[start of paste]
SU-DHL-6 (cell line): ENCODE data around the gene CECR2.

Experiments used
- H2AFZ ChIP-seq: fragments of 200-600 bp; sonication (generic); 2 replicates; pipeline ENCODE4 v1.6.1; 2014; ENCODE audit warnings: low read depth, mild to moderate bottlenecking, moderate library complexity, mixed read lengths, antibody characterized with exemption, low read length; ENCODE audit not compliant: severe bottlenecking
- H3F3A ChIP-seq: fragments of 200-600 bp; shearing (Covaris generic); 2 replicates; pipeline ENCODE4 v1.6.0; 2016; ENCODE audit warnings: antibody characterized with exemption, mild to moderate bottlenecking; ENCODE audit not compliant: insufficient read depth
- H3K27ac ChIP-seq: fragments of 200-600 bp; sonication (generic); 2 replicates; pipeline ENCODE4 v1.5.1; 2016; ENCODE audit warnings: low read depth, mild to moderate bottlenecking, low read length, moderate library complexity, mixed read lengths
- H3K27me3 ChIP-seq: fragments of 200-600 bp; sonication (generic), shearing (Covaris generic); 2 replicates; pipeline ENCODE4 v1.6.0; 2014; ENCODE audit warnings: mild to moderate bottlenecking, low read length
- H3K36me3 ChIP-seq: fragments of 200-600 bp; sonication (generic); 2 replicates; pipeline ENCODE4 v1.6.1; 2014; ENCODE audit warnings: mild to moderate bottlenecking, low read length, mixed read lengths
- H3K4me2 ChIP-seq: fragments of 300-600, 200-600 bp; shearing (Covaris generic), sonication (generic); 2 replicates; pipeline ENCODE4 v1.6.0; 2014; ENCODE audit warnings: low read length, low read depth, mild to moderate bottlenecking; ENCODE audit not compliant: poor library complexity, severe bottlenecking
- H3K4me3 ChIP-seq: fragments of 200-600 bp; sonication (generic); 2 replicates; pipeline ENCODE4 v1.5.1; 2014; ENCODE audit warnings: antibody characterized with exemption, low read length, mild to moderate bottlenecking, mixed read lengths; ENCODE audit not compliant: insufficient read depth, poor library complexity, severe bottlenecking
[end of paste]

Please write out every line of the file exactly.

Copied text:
SU-DHL-6 (cell line): ENCODE data around the gene CECR2.

Experiments used
- H2AFZ ChIP-seq: fragments of 200-600 bp; sonication (generic); 2 replicates; pipeline ENCODE4 v1.6.1; 2014; ENCODE audit warnings: low read depth, mild to moderate bottlenecking, moderate library complexity, mixed read lengths, antibody characterized with exemption, low read length; ENCODE audit not compliant: severe bottlenecking
- H3F3A ChIP-seq: fragments of 200-600 bp; shearing (Covaris generic); 2 replicates; pipeline ENCODE4 v1.6.0; 2016; ENCODE audit warnings: antibody characterized with exemption, mild to moderate bottlenecking; ENCODE audit not compliant: insufficient read depth
- H3K27ac ChIP-seq: fragments of 200-600 bp; sonication (generic); 2 replicates; pipeline ENCODE4 v1.5.1; 2016; ENCODE audit warnings: low read depth, mild to moderate bottlenecking, low read length, moderate library complexity, mixed read lengths
- H3K27me3 ChIP-seq: fragments of 200-600 bp; sonication (generic), shearing (Covaris generic); 2 replicates; pipeline ENCODE4 v1.6.0; 2014; ENCODE audit warnings: mild to moderate bottlenecking, low read length
- H3K36me3 ChIP-seq: fragments of 200-600 bp; sonication (generic); 2 replicates; pipeline ENCODE4 v1.6.1; 2014; ENCODE audit warnings: mild to moderate bottlenecking, low read length, mixed read lengths
- H3K4me2 ChIP-seq: fragments of 300-600, 200-600 bp; shearing (Covaris generic), sonication (generic); 2 replicates; pipeline ENCODE4 v1.6.0; 2014; ENCODE audit warnings: low read length, low read depth, mild to moderate bottlenecking; ENCODE audit not compliant: poor library complexity, severe bottlenecking
- H3K4me3 ChIP-seq: fragments of 200-600 bp; sonication (generic); 2 replicates; pipeline ENCODE4 v1.5.1; 2014; ENCODE audit warnings: antibody characterized with exemption, low read length, mild to moderate bottlenecking, mixed read lengths; ENCODE audit not compliant: insufficient read depth, poor library complexity, severe bottlenecking